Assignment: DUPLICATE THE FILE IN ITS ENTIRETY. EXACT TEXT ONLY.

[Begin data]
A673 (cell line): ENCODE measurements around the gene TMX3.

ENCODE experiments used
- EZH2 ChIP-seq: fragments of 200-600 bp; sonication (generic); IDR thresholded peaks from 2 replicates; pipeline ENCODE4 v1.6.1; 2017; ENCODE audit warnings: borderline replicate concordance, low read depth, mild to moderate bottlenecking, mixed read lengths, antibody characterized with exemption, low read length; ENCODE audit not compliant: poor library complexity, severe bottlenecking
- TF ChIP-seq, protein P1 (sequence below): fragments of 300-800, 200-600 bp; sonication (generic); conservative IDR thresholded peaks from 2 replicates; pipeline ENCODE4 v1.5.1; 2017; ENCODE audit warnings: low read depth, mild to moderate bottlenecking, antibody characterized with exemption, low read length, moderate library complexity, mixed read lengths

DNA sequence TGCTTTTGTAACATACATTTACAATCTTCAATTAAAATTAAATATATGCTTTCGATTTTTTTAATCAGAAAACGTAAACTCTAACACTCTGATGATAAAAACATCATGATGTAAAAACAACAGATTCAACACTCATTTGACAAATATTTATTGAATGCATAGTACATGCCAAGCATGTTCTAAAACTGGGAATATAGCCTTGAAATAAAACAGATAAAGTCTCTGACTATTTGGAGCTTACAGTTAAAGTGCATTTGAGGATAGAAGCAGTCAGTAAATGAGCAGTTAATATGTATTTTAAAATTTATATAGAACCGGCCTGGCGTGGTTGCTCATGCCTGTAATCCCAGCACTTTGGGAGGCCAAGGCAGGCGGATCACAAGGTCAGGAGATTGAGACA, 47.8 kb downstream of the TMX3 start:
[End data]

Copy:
A673 (cell line): ENCODE measurements around the gene TMX3.

ENCODE experiments used
- EZH2 ChIP-seq: fragments of 200-600 bp; sonication (generic); IDR thresholded peaks from 2 replicates; pipeline ENCODE4 v1.6.1; 2017; ENCODE audit warnings: borderline replicate concordance, low read depth, mild to moderate bottlenecking, mixed read lengths, antibody characterized with exemption, low read length; ENCODE audit not compliant: poor library complexity, severe bottlenecking
- TF ChIP-seq, protein P1 (sequence below): fragments of 300-800, 200-600 bp; sonication (generic); conservative IDR thresholded peaks from 2 replicates; pipeline ENCODE4 v1.5.1; 2017; ENCODE audit warnings: low read depth, mild to moderate bottlenecking, antibody characterized with exemption, low read length, moderate library complexity, mixed read lengths

DNA sequence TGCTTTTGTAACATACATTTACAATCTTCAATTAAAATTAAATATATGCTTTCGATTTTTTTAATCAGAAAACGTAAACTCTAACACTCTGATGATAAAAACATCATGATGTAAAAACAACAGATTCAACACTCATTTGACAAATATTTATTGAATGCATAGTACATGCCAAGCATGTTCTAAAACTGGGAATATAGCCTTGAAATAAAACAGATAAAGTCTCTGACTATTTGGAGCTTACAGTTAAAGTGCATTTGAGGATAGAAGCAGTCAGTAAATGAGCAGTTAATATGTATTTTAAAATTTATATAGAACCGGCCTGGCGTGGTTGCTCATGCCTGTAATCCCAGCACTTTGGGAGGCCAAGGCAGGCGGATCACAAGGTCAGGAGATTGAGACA, 47.8 kb downstream of the TMX3 start: